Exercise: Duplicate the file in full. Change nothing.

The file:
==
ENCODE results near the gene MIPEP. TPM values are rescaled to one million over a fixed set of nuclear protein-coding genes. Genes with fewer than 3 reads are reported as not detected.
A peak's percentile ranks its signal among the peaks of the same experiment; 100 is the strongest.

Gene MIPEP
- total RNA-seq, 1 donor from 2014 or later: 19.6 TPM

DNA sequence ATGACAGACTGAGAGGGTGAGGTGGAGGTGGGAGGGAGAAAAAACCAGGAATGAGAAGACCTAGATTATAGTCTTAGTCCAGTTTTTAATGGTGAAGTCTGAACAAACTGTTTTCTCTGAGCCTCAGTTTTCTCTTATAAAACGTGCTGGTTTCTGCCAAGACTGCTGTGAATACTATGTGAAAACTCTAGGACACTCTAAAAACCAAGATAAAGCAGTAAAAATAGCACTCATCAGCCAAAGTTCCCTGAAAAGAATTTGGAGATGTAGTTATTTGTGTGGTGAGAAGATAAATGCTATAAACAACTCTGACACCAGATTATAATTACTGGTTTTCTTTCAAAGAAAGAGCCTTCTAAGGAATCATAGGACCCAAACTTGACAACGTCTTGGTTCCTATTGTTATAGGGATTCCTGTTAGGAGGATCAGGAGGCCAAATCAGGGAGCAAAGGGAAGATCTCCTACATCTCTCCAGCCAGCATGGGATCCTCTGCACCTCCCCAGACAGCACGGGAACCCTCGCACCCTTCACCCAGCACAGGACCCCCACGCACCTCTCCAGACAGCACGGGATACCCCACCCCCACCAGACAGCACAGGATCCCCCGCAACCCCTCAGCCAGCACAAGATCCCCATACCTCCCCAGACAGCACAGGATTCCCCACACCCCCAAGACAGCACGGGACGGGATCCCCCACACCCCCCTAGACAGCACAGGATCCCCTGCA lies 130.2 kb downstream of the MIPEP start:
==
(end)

ENCODE results near the gene MIPEP. TPM values are rescaled to one million over a fixed set of nuclear protein-coding genes. Genes with fewer than 3 reads are reported as not detected.
A peak's percentile ranks its signal among the peaks of the same experiment; 100 is the strongest.

Gene MIPEP
- total RNA-seq, 1 donor from 2014 or later: 19.6 TPM

DNA sequence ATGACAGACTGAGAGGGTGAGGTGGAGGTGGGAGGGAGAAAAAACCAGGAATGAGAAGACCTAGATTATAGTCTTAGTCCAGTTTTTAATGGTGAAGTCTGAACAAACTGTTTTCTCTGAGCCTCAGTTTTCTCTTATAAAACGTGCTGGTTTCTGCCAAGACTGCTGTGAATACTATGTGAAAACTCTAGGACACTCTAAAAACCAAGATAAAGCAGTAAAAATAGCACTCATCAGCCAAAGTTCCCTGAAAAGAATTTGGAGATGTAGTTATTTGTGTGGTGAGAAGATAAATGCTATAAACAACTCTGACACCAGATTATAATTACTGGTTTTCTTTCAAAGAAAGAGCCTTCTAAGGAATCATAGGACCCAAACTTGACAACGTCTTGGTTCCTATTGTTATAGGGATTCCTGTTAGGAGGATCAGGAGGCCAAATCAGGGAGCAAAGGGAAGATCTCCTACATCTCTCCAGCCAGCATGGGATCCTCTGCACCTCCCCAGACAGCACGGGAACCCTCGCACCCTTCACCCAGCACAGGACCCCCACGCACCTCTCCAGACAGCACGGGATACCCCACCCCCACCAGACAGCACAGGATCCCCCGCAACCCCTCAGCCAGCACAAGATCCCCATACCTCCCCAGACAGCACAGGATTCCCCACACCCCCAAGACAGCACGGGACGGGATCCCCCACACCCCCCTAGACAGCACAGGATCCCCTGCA lies 130.2 kb downstream of the MIPEP start: